By Stephen Millies
They couldn’t break Geronimo ji Jaga. The FBI and Los Angeles district attorney framed the Black Panther Party leader for murder and jailed him for 27 years. Geronimo spent eight of those years in solitary confinement, with a hole in the floor of his tiny cell serving as a toilet. He was finally released in 1999 after being exonerated of all charges.
Geronimo ji Jaga died on June 2 in Tanzania. He was born on Sept. 13, 1947, in Morgan City, La., 70 miles southwest of New Orleans.
The future revolutionary grew up with the name Elmer Pratt. He lived with six brothers and sisters in a segregated small town. His father had a small scrap metal business.
Elmer Pratt was quarterback of the Morgan City Colored High School’s football team. He joined the U.S. Army and fought in Vietnam, becoming a sergeant in the 82nd Airborne. Pratt came home wounded with two purple hearts and other medals.
The Pentagon waged a dirty, racist war against the Vietnamese people. At least 3 million Vietnamese were killed. With communist leadership, Vietnam defeated Wall Street’s mighty war machine.
The incredible courage and perseverance of the Vietnamese people influenced Asian, Black, Latino and Native GIs. They weren’t coming home to take the same old crap.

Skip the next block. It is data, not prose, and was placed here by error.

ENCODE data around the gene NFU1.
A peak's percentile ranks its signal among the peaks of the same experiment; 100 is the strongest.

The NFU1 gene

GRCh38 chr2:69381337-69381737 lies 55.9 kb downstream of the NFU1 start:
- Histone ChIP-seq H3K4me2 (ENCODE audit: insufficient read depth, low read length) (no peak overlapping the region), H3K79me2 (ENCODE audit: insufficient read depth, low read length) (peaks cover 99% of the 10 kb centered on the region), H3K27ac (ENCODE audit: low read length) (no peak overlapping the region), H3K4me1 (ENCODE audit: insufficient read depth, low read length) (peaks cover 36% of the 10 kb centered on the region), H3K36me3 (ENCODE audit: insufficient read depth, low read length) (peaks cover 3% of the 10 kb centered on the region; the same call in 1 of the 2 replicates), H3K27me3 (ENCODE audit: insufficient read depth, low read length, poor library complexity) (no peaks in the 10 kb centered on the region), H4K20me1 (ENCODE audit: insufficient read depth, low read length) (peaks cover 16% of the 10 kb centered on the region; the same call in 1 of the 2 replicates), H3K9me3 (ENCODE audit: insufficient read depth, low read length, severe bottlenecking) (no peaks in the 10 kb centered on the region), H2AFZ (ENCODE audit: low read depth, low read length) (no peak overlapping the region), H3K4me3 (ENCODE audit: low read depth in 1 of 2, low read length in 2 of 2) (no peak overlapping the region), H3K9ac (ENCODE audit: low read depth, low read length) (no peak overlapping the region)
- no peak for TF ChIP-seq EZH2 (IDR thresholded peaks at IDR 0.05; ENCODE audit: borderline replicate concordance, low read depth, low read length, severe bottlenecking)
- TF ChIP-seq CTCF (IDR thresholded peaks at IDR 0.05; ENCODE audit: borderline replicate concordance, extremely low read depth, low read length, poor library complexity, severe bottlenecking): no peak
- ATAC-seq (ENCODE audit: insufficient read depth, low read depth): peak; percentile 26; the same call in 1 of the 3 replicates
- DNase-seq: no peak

After Vietnam, Elmer Pratt enrolled in the University of California, Los Angeles under the GI bill. He changed his name in 1968 to Geronimo in honor of the great Native American leader. Ji Jaga refers to an African people who lived in Congo.
Black revolutionaries were inspired by Native people, who never ceased fighting to be free despite centuries of genocide. Leaders of the American Indian Movement said they were inspired by the Black Panther Party.
Framed for being a revolutionary
African Americans rebelled in 200 cities after the Rev. Martin Luther King Jr. was assassinated on April 4, 1968. That same year Geronimo ji Jaga was recruited by Alprentice “Bunchy” Carter to the Black Panther Party.
Carter and John Huggins, leaders of the Panthers’ Southern California chapter, were fatally shot in a feud with the US (United Slaves) organization, led by Ron Karenga, the originator of Kwanza. Many people believe this feud was provoked by the FBI’s Cointelpro campaign against Black activists.
FBI Director J. Edgar Hoover attacked Dr. King. But his biggest FBI target was the Black Panther Party. Hoover hated the Panthers for spreading revolutionary consciousness while organizing the Breakfast for Children program.
At least 28 members of the Black Panther Party were killed by police. Some Panthers are still in jail today, including Marshall “Eddie” Conway in Maryland, Ed Poindexter and Mondo we Langa in Nebraska, and Albert Woodfox and Herman Wallace in Louisiana.
A few days after Chicago Panther leaders Fred Hampton and Mark Clark were shot to death in a hail of bullets by cops on Dec. 4, 1969, Los Angeles police attacked the local Panther headquarters.